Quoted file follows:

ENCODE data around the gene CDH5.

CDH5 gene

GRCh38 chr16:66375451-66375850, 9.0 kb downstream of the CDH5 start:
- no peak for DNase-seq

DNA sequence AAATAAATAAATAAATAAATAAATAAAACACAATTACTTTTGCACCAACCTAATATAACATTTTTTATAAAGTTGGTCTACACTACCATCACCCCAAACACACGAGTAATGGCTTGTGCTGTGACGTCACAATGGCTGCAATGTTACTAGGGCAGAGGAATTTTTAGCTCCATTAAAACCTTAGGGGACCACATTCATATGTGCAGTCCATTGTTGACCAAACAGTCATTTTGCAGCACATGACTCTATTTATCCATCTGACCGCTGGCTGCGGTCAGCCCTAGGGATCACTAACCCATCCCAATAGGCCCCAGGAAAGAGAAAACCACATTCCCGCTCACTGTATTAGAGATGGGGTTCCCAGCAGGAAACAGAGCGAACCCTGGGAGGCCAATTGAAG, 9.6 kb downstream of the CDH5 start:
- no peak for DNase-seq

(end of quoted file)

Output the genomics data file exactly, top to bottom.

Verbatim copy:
ENCODE data around the gene CDH5.

CDH5 gene

GRCh38 chr16:66375451-66375850, 9.0 kb downstream of the CDH5 start:
- no peak for DNase-seq

DNA sequence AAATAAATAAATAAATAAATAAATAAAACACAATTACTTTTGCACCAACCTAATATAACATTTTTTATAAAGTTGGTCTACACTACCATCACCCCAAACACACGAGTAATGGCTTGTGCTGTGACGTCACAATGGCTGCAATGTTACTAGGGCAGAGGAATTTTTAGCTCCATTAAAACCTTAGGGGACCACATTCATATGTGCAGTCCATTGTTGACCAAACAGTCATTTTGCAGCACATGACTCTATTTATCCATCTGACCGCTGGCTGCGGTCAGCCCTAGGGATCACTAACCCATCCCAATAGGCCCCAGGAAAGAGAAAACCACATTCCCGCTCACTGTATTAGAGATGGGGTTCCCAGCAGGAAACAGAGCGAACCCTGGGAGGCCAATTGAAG, 9.6 kb downstream of the CDH5 start:
- no peak for DNase-seq